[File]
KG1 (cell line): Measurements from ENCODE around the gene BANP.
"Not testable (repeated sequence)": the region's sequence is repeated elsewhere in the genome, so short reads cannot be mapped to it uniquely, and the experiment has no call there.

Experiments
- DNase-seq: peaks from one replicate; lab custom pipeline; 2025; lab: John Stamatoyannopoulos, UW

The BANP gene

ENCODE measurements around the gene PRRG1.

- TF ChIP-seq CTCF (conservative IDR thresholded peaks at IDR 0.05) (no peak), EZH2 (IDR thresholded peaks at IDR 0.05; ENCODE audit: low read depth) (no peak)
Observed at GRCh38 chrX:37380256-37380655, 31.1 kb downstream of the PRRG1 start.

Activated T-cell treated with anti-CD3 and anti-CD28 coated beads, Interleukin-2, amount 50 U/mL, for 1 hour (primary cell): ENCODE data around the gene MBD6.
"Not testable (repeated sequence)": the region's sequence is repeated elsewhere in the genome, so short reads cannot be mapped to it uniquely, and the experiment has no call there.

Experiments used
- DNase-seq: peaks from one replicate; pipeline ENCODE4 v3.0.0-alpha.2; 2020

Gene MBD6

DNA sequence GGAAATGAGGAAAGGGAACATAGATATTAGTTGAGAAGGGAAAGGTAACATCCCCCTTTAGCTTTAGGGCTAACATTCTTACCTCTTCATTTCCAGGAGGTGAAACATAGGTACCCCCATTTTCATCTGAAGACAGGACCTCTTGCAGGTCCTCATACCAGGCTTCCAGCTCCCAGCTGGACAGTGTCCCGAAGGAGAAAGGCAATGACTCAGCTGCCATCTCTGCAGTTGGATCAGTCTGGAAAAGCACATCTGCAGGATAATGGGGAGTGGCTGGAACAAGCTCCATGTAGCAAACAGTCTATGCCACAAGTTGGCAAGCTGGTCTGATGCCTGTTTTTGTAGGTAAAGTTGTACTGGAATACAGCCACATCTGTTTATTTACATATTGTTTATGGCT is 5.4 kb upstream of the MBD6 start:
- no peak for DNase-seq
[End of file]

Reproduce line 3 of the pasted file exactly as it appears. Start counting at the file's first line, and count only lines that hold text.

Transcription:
Experiments